Bikes can be a challenge to use in very hilly areas, since going up hill is really the only hard part on a bike. On the other hand, down hill is really easy, and super fun, so some residents of hilly areas might argue that bikes are better in hilly areas. Also, bikes benefit from all the same infrastructure that walking does, plus bike lanes and bike parking. Bikes can cost a fair amount of money up front, and you do occasionally have to replace tires, fix brakes, and grease your bike chain, that is maintenance that costs money (though it costs far less and happens far less frequently than car maintenance). Bikes aren’t always practical in all weather, either. While there are some bad ass bicyclists who bike all winter, I certainly am not willing to bike in the snow, and I love bicycling. It can also be too hot to bike, which is another reason why infrastructure like parks and trees is important for these kinds of transportation. Bikes can be a nuisance on sidewalks, especially when there are a lot of walkers, so bike lanes are really important if we are hoping to increase non car transport of all kinds. You also want to invest in some safety gear for riding a bicycle, at least a helmet, but maybe some pads or weather gear as well. Another issue with bicycling is that because it’s faster, you tend to go further distances, and you tend to get sweaty. Sweatiness may or may not be a problem, depending on where you are going, but sometimes it definitely is.
Skateboarding is generally viewed primarily as a stunts hobby, but it’s actually a viable form of human powered transport. I see teenage kids using it as transport somewhat frequently, but I’d like to see more. Skateboarding is fun, and you can do cool stunts, but it’s also faster than walking and can safely be done on sidewalks, so there’s no reason not to use it as transport as well as for doing stunts. Skateboards are cheaper than bikes, and definitely have the self expression factor. You don’t have to park skateboards somewhere when you get to your location either, they are small enough to be carried or tucked out of the way in a workspace, but maybe having some form of storage for those types of transport at various locations would be a worthwhile investment. Lockers you could rent, or something like that. That might increase use of this (and the next few) forms of transport. Just like with a bike, you’ll want to invest in some safety gear when riding a skate board. Skateboarding as a means of transport benefits from the same infrastructure that walking does, and actually probably requires it. You can walk in the grass or gravel on the side of a road, but you really need sidewalks to skateboard. Having never skateboarded myself, I can’t speak to how sweaty it leaves you or the work out you get doing it, but I imagine those factors can come into play as well.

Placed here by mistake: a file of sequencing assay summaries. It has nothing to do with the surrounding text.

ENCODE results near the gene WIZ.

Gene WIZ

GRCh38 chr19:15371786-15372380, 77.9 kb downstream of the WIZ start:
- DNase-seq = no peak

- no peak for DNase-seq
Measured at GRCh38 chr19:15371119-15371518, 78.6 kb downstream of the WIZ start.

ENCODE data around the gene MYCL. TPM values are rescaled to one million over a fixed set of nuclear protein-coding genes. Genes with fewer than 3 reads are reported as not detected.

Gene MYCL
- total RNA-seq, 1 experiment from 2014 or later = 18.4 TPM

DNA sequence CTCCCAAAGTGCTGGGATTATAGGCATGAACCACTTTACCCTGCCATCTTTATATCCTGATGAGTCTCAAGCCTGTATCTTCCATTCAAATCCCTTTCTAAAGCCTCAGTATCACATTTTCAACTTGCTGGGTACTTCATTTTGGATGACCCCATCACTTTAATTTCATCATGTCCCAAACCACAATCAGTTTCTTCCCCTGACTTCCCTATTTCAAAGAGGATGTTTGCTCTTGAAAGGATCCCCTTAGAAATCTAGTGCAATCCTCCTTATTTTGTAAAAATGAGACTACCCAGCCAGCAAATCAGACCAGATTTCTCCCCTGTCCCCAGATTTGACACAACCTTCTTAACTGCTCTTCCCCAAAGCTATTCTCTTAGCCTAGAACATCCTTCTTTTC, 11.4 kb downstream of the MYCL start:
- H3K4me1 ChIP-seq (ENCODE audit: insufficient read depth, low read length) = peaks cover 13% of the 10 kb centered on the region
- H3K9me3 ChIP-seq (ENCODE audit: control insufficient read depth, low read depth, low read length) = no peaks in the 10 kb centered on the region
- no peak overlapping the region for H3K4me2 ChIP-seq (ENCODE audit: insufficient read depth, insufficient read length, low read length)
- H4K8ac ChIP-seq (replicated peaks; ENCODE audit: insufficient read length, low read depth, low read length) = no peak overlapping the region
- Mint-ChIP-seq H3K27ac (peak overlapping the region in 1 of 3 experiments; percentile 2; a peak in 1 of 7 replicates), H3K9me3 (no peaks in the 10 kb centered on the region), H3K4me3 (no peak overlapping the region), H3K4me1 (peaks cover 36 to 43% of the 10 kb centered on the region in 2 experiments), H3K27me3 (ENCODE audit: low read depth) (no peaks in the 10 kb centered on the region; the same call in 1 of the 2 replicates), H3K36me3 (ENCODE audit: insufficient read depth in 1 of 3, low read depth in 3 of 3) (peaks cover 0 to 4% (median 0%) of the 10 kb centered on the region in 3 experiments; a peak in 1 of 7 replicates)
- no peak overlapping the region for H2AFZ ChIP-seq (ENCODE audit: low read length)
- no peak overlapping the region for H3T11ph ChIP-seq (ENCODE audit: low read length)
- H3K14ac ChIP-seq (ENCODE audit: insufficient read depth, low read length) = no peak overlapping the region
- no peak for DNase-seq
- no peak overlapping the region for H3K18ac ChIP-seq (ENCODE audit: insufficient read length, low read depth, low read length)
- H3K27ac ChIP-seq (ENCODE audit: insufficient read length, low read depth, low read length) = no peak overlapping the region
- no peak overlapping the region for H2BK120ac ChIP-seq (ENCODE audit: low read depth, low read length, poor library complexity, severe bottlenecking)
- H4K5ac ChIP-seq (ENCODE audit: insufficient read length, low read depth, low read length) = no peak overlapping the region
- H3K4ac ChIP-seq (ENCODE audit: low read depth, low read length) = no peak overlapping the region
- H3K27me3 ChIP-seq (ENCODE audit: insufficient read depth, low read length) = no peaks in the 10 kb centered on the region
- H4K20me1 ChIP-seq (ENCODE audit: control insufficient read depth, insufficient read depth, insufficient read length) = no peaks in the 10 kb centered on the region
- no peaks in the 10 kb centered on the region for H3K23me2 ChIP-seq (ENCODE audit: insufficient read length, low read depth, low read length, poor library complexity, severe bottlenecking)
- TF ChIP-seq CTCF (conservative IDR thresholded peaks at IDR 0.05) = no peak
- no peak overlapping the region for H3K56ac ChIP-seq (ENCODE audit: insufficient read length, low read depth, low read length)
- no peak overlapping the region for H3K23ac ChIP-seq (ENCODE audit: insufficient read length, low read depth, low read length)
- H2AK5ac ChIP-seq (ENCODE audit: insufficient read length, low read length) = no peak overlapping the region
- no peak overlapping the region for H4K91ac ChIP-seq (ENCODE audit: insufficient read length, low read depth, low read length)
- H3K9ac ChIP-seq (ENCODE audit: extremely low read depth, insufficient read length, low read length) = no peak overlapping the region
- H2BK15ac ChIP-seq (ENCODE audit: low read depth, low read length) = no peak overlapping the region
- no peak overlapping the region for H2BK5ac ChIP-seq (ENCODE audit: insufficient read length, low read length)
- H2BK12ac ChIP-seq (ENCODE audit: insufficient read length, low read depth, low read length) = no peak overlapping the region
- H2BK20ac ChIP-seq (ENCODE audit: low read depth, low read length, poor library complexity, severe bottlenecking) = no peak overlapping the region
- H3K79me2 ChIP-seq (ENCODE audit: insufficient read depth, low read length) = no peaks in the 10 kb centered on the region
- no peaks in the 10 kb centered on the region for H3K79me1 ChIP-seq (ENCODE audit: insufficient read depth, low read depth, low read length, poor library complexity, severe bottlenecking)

In recent years, I have gotten into quad skating again. It was something I used to do in elementary school and early middle school, but gave up when I hit my teen years because I was self conscious and was really starting to excel at hating myself, after all those years of being trained by the patriarchy to do so. Since rediscovering it, I have learned that it is super fun and I can’t believe I ever stopped doing it (I have the exact same story with bicycling and swimming). I am still afraid to do it outside much (sidewalks are a rough surface to fall on!), but for those who don’t have an irrational fear of falling on skates but still love doing it (like me), I recognize that skating, whether on quads or inlines, could be a wicked awesome form of transport. I don’t see people out on their roller blades as often as I used to, and when I do, I can pretty much guarantee that they’re only doing it for a work out, but it’s just as viable an option for transport as skateboarding. Yeah, you’d need some safety gear, and the skates are probably harder to carry (say, around a store) than a skateboard is. Plus, you’d have to bring shoes with you on every trip, because once you remove the skates you’ll have to put shoes on (or we could change our laws surrounding wearing shoes in public places, which there most certainly is a movement for), but I still maintain its a great option for some transportation.
Another form of transport used by Colin Beavan’s family during the No Impact project was a scooter, used by his then wife, Michelle. I have never used a scooter either, but it seems like it’s a less scary option than a skate board, with less of a learning curve. Apparently, Michelle found the scooter to be a lot of fun and it was definitely faster than walking. It has the same benefits and issues as the skateboard, from what I can tell.
Other forms of human powered transit
Are there other forms of human powered transit I’ve missed? This is what I see and hear about most frequently, but there very likely are other things out there that I don’t know about or have foolishly forgotton. If you can think of something, or have anything to add about these methods of transport, tell us about it in the comments!